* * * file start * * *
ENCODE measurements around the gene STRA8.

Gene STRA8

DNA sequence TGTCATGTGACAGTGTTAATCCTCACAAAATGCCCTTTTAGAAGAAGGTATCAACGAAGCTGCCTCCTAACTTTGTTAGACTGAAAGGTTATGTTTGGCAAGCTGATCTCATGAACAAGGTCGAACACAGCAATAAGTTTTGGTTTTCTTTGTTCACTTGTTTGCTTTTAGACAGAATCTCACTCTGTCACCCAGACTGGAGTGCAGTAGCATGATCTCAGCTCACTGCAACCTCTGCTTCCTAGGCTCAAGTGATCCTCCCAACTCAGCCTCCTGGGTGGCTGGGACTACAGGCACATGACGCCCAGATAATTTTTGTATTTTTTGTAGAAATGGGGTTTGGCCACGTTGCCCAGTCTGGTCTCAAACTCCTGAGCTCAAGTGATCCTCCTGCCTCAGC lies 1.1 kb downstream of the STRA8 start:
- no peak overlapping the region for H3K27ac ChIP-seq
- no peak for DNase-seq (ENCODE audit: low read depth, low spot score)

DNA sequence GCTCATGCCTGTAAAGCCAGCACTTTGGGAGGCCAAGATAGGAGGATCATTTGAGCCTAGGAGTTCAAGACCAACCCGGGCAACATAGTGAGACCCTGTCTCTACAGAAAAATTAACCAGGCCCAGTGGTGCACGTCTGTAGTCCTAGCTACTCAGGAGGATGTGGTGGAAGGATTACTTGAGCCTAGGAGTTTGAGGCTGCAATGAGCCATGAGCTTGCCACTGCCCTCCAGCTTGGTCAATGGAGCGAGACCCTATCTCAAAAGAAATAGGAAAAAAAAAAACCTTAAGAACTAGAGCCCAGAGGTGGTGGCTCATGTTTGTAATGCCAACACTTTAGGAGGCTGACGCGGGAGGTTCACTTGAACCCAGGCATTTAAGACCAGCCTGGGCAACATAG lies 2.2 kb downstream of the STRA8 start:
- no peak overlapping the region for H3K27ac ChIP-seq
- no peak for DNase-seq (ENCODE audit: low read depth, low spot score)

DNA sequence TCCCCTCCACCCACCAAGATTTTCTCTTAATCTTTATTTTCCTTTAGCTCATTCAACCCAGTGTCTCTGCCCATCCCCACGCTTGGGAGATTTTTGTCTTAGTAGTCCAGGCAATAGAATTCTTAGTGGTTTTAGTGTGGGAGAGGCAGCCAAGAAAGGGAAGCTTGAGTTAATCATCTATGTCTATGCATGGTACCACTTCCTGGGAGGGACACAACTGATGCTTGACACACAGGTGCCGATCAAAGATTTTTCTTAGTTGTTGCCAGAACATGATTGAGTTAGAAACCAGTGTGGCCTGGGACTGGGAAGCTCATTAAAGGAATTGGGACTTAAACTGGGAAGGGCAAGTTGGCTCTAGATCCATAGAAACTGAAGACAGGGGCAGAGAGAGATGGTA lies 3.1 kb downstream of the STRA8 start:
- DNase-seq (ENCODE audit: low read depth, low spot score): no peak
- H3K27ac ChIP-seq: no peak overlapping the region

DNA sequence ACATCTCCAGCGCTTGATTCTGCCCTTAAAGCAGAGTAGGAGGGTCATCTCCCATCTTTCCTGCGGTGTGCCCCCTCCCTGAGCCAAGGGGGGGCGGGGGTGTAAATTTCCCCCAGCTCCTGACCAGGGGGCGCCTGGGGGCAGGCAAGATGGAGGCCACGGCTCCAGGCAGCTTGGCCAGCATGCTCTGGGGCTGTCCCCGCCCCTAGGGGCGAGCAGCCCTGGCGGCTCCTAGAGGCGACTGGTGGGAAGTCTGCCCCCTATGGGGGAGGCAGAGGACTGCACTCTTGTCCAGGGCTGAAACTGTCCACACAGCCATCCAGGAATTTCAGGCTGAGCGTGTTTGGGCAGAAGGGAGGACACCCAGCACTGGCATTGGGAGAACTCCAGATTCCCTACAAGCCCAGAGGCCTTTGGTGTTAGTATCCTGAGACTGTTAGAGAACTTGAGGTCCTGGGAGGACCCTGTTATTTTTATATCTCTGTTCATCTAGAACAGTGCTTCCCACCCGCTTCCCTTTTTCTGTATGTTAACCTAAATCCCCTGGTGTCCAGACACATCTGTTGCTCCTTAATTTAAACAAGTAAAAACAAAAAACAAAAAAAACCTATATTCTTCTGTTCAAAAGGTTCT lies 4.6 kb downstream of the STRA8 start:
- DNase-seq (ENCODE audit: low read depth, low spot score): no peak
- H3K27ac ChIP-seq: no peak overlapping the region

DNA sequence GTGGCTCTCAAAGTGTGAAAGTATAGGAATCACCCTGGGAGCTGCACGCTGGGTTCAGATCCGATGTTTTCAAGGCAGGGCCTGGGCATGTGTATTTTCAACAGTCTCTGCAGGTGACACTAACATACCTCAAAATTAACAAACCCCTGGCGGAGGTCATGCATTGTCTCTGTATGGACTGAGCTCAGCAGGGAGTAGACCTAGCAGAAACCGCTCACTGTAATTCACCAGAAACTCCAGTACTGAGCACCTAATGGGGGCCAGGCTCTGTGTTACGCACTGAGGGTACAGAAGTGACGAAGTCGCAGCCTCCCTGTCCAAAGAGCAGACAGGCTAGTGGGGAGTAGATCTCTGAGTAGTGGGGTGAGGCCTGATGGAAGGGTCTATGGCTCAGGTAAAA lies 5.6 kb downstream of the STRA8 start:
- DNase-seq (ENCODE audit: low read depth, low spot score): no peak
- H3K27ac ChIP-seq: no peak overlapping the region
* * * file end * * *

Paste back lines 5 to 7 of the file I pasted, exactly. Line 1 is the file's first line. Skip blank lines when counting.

- no peak for DNase-seq (ENCODE audit: low read depth, low spot score)

DNA sequence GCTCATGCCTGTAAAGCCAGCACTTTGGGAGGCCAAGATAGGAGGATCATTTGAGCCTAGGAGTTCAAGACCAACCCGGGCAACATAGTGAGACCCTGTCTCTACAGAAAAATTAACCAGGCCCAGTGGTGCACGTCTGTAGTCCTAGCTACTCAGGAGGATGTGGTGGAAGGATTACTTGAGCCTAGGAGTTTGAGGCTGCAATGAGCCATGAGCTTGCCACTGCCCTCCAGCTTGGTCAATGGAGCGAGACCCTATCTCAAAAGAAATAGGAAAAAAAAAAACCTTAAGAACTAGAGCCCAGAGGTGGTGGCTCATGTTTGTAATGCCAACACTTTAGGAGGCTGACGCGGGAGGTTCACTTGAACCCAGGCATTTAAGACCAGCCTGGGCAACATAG lies 2.2 kb downstream of the STRA8 start:
- no peak overlapping the region for H3K27ac ChIP-seq